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Scott Barlow

A roundup of what The Globe and Mail's market strategist Scott Barlow is reading this morning on the Web

Kevin Ferry is now semi-retired to California wine country after founding Cronus Futures and trading interest rate derivatives for almost the entirety of his adult life in Chicago. On Thursday, Mr. Ferry published an important warning to investors in bond ETFs, particularly those holding longer term issues,

"In a world of government mandated low volatility, negative yields outside the U.S., and long duration U.S. funds delivering money market like returns; How much of Ma and Pa's "cash" has been transformed into wonderful financial innovations like [iShares 20+ Year Treasury Bond ETF] ? … We believe many Bond Market holders (renters) actually do not know or understand what they've been pushed into. "

The summary, one that I agree with for what it's worth, is that many bond ETF holders often have no idea how much risk they're taking.

"TLT" – Ferry, Contrarian Corner
"U.S. Long Bonds Give Traders Lesson in Risk With September Rout" – Bloomberg
"Junk bond funds see largest outflows since January" – Financial Times
"@JP_RGMP @SBarlow_ROB HY and Sr Loans are no place to be a passive indexer." – Twitter


The true madness of the Vancouver real estate markets are being revealed daily since the Globe and Mail's brilliant "Out of the shadows" feature by Kathy Tomlinson. The latest dispatch, that a group of nine students now own almost $60-million in Vancouver real estate although they have not detailed the source of the cash,

"The properties include a $31-million mansion that Canaccord Genuity founder Peter Brown sold earlier this year to a buyer whose occupation was listed on the title document as 'student.' Four of the sales to student buyers were covered by mortgages from three major banks – a fact that underscores how Canada's banks are inflating the region's housing market, said NDP housing critic David Eby, who provided data from his provincial riding."

"'How did the students qualify for mortgages? Where did that money come from?' Mr. Eby said at a news conference on Wednesday at which he handed out photos of the homes that included the address and the purchase price."

"Incomeless students spent $57-million on Vancouver homes in past two years" – Globe and Mail
"Nine Students Own $57 Million of Property in Vancouver" – Vice Canada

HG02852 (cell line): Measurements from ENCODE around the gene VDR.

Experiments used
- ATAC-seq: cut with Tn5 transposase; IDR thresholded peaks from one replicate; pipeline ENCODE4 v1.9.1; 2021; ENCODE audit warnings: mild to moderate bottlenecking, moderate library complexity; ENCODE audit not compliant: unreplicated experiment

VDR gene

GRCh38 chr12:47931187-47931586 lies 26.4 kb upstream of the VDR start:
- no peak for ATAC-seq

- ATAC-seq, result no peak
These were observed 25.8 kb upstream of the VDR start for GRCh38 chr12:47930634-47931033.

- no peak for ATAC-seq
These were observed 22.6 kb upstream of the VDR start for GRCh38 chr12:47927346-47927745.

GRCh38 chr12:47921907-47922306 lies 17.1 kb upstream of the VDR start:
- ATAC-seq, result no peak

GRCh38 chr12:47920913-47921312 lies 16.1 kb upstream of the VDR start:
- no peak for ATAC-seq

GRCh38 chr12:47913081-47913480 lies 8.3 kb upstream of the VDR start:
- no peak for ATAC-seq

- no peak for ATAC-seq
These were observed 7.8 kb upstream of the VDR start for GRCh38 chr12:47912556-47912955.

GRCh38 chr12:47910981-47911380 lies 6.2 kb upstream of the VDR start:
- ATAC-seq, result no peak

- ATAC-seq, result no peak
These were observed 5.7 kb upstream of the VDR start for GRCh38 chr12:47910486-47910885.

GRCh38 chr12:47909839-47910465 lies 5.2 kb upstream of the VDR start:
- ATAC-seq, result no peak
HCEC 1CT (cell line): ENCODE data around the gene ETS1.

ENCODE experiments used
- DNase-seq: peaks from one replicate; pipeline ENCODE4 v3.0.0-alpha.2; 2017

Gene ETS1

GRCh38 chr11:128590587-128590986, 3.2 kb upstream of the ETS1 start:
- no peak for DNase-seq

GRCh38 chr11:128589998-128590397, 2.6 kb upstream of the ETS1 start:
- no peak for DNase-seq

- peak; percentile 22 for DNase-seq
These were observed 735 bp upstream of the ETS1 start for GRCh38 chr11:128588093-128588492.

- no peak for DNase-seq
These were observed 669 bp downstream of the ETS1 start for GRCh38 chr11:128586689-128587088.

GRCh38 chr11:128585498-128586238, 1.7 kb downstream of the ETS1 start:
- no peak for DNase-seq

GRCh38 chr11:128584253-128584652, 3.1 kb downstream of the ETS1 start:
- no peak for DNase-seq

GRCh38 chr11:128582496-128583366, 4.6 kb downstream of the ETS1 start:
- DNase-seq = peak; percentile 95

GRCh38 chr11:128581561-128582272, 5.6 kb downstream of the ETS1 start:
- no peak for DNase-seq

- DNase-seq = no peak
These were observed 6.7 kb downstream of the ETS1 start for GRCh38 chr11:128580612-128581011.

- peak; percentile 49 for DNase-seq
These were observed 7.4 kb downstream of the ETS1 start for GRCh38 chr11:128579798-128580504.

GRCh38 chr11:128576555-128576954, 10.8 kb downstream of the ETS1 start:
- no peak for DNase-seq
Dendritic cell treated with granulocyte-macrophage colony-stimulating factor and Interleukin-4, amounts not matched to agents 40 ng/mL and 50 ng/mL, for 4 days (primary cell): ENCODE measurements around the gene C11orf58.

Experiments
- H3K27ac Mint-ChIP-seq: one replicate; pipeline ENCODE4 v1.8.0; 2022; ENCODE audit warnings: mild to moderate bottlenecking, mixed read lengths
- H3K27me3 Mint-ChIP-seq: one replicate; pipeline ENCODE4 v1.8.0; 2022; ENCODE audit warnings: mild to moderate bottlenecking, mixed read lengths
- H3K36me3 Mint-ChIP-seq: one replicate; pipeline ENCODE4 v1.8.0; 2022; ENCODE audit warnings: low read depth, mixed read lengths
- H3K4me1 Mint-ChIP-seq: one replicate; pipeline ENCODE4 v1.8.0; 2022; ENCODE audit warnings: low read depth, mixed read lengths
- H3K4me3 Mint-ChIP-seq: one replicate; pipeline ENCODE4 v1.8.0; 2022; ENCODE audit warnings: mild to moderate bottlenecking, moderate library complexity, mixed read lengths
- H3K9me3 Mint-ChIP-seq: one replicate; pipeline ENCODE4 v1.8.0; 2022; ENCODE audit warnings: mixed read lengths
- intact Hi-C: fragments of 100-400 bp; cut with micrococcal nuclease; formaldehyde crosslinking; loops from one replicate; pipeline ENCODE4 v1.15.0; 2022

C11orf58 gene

"@dbcurren 1/2 BMO: plunge in #Vancouver #housing sales-to-listing ratio shows buyers have gained more control almost overnight " (chart) Twitter


Investors in individual stocks can fret about the internal goings on at their companies all they want, but a Citi research chart shows that 80 per cent of market returns have been the result of macroeconomic developments.

"@SBarlow_ROB good luck breaking down balance sheets, it's all macro now (Citi) -… " – Twitter (chart)


Like it or not, next week's financial news will be "all Fed, all the time." As always, the writer to read on the subject is Bloomberg's Matthew Boesler,

"This year, the Fed's ability to use forward guidance has been significantly reduced, and the next bout of market turmoil may take it away entirely. When the U.S. central bank hiked rates in December for the first time in nearly a decade, pricing in bond markets was consistent with seven more quarter-percentage point increases over the next five years. That number has since shrunk to just three. Longer-term interest rates plummeted when investors took fright amid global market volatility early in the year, and took another step down in June when Britain unexpectedly voted to leave the European Union."

"Fed Running Out of Forward Guidance as Markets Exhaust Key Tool" – Boesler, Bloomberg
"The Fed Is About to Make a Mistake" – Kocherlakota, Bloomberg


Tweet of the Day: "@econbuttonwood The investment themes for the next 35 years, according to Deutsche Bank's long-term asset return study " – Twitter

Diversion: "Why Do Americans Distrust the Media?" – The Atlantic